“Love recognizes no barriers. It jumps hurdles, leaps fences, penetrates walls to arrive at its destination full of hope.”

Maya Angelou


They're not just for breakfast anymore. "Home in a cookie"

Today's creation - the cranberry chocolate chunk o love.  Why? Because I told myself I was going to eat health food today.  So far it's been sourdough toast and cookies...but at least there's fruit and oatmeal involved!   This is a cookie that you can eat for breakfast or to increase your fiber or to carbo load for a good long run.  This is THE cookie for the oatmeal raisin cookie lover that also loves chocolate. (wait..that's me!) This really is one of my favorite cookies; I love a mix of ingredients and textures in my cookies - this one delivers.  It also reminds me of my grammy - she loved oatmeal cookies.  

Thinking about how food makes a person think of "home"  brought my mind to an episode of "This American Life" that I listened to on a road trip yesterday.  If you've never listened to "This American Life" - start now!  A description of what this podcast is all about.......from their website:

This American Life is a weekly public radio show broadcast on more than 500 stations to about 2.2 million listeners. It is produced by Chicago Public Media, delivered to stations by PRX The Public Radio Exchange, and has won all of the major broadcasting awards. It is also often the most popular podcast in the country, with around one million people downloading each week

To me, it's a wonderful way to stimulate my brain, listen to great stories, and pass the time while driving.  

The episode I listened to yesterday is called "No Place Like Home".  What's funny about this is I was driving home from a mini vacation/work trip and I was so excited and happy to be coming HOME.  I had nothing in particular to do (bake) or no real plans (bake), but I just wanted to be in my own house, sleep in my own bed, and cook in my own kitchen (bake).  If you read between the parentheses, maybe I did have an ulterior motive.  Anyway, it's great to be home.  

I highly recommend listening to ALL of the stories in this podcast (No Place Like Home), but the third one - "Act Three - The Hostess with the Toastess" brought me to tears and made me think about the importance of connection to other human beings. (It's also probably the reason I ate TOAST and COOKIES this morning)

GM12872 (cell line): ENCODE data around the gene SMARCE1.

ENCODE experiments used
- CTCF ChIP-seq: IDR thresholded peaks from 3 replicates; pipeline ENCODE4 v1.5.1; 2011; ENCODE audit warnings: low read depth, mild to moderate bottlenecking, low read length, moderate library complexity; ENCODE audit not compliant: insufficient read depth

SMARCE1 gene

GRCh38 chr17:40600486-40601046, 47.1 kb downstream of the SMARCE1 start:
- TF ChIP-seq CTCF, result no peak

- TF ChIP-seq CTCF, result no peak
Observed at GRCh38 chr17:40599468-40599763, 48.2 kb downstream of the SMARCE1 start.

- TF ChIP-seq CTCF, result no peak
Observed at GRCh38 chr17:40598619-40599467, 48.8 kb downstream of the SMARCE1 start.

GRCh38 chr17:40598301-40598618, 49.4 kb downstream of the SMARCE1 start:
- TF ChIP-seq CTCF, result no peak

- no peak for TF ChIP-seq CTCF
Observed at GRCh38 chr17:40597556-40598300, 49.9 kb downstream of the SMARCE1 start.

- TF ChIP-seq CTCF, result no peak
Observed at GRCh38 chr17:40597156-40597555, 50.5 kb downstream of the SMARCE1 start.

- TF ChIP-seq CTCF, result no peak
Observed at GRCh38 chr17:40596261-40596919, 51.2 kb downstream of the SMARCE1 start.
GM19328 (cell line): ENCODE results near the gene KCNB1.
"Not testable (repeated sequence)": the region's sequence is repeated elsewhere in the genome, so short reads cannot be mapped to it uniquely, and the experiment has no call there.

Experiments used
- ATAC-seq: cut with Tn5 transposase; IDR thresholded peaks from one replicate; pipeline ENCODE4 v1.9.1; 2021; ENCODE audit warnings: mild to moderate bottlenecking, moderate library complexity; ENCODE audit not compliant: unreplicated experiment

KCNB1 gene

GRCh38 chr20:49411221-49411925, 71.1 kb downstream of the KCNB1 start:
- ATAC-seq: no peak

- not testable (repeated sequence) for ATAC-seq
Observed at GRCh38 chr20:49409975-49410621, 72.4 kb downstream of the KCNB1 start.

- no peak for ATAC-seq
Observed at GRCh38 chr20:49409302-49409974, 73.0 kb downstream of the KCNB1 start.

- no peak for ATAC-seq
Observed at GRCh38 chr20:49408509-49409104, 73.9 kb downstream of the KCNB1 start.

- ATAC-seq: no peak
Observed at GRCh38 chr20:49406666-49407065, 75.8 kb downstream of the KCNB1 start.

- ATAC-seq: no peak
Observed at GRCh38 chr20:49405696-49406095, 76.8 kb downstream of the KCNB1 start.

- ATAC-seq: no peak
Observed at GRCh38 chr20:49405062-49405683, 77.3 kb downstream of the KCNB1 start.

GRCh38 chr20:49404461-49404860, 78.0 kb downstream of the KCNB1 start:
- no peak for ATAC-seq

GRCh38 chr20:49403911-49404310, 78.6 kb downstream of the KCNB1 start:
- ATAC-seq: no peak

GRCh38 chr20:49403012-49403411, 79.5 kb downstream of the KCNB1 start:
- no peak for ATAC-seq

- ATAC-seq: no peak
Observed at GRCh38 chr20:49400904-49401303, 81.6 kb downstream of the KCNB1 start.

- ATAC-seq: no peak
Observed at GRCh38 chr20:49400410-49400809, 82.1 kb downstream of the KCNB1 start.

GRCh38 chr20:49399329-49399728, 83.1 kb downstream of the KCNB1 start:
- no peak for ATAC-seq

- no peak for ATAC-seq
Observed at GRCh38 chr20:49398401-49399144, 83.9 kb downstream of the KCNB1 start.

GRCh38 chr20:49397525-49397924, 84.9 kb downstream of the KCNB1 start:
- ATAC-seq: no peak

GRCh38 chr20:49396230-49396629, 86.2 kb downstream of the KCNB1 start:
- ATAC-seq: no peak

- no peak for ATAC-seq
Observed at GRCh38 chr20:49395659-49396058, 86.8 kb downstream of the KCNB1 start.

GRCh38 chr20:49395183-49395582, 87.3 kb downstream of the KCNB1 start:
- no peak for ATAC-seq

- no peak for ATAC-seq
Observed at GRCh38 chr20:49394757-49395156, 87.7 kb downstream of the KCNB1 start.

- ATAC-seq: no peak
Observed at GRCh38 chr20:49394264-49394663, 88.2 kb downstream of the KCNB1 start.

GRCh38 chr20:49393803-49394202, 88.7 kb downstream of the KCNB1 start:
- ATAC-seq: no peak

Everyone has a story, and the older I get and the more people I know - I realize we are all the same; we all have hopes, fears, struggles, a desire to love and be loved.  There's no perfect life, no story without drama, no family without secrets.  We all learn coping mechanisms and deal with struggle in our own way and our own time.   

The woman highlighted in this story established a routine in her life that helped keep her on the right path.  She developed very specific coping mechanisms that helped her find her "home".  My mom struggled with mental illness her whole life; I couldn't help but think of her when I heard this. Please give it a listen - 

"This American Life’s Beautiful Profile Of San Francisco Cafe Owner Giulietta Carrelli"! This is the link:




“Love is that condition in the human spirit so profound that it empowers us to develop courage; to trust that courage and build bridges with it; to trust those bridges and cross over them so we can attempt to reach each other.”

Maya Angelou







Why cookielove?

I've been baking for as long as I can remember.  When I need to think, or dream, or process, or create - I BAKE.  Baking is therapy.  Baking is love.  Baking is hot and gooey and sweet and kind and delicious.  When I see someone eat one of my cookies for the first time (or the 97th time...) - I love to see the smile and hear - "did YOU bake these?"  Life is full of complicated things; a cookie is a simple small pleasure.'s love in a small round package.